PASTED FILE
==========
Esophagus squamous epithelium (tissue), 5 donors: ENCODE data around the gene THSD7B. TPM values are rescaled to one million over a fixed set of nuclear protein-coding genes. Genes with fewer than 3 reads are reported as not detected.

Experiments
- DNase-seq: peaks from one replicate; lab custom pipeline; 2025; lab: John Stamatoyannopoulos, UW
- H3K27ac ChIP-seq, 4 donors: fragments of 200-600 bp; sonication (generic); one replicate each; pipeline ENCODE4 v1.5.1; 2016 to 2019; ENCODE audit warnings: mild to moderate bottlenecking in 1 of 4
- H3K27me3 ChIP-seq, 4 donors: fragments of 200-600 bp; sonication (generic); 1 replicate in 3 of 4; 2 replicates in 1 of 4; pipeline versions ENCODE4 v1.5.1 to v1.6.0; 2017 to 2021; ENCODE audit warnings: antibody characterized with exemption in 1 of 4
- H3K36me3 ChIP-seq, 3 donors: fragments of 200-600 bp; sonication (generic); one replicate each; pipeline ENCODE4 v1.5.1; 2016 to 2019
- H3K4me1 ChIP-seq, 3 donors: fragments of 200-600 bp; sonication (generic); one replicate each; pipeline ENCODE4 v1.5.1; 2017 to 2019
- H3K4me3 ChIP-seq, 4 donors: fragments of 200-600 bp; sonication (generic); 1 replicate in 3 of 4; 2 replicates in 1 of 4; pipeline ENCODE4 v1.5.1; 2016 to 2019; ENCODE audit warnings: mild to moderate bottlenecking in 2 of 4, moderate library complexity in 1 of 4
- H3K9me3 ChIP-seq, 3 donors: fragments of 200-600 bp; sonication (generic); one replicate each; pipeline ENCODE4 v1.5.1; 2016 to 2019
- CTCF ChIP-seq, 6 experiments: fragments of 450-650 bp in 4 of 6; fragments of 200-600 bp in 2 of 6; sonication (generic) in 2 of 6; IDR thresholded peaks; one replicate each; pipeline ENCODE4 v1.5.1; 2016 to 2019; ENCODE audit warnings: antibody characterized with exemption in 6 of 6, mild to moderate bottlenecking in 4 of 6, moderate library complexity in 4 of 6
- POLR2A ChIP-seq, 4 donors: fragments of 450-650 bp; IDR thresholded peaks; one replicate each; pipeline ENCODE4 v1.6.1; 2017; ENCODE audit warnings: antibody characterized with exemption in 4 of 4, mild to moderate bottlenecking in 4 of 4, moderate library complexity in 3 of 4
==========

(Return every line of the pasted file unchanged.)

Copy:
Esophagus squamous epithelium (tissue), 5 donors: ENCODE data around the gene THSD7B. TPM values are rescaled to one million over a fixed set of nuclear protein-coding genes. Genes with fewer than 3 reads are reported as not detected.

Experiments
- DNase-seq: peaks from one replicate; lab custom pipeline; 2025; lab: John Stamatoyannopoulos, UW
- H3K27ac ChIP-seq, 4 donors: fragments of 200-600 bp; sonication (generic); one replicate each; pipeline ENCODE4 v1.5.1; 2016 to 2019; ENCODE audit warnings: mild to moderate bottlenecking in 1 of 4
- H3K27me3 ChIP-seq, 4 donors: fragments of 200-600 bp; sonication (generic); 1 replicate in 3 of 4; 2 replicates in 1 of 4; pipeline versions ENCODE4 v1.5.1 to v1.6.0; 2017 to 2021; ENCODE audit warnings: antibody characterized with exemption in 1 of 4
- H3K36me3 ChIP-seq, 3 donors: fragments of 200-600 bp; sonication (generic); one replicate each; pipeline ENCODE4 v1.5.1; 2016 to 2019
- H3K4me1 ChIP-seq, 3 donors: fragments of 200-600 bp; sonication (generic); one replicate each; pipeline ENCODE4 v1.5.1; 2017 to 2019
- H3K4me3 ChIP-seq, 4 donors: fragments of 200-600 bp; sonication (generic); 1 replicate in 3 of 4; 2 replicates in 1 of 4; pipeline ENCODE4 v1.5.1; 2016 to 2019; ENCODE audit warnings: mild to moderate bottlenecking in 2 of 4, moderate library complexity in 1 of 4
- H3K9me3 ChIP-seq, 3 donors: fragments of 200-600 bp; sonication (generic); one replicate each; pipeline ENCODE4 v1.5.1; 2016 to 2019
- CTCF ChIP-seq, 6 experiments: fragments of 450-650 bp in 4 of 6; fragments of 200-600 bp in 2 of 6; sonication (generic) in 2 of 6; IDR thresholded peaks; one replicate each; pipeline ENCODE4 v1.5.1; 2016 to 2019; ENCODE audit warnings: antibody characterized with exemption in 6 of 6, mild to moderate bottlenecking in 4 of 6, moderate library complexity in 4 of 6
- POLR2A ChIP-seq, 4 donors: fragments of 450-650 bp; IDR thresholded peaks; one replicate each; pipeline ENCODE4 v1.6.1; 2017; ENCODE audit warnings: antibody characterized with exemption in 4 of 4, mild to moderate bottlenecking in 4 of 4, moderate library complexity in 3 of 4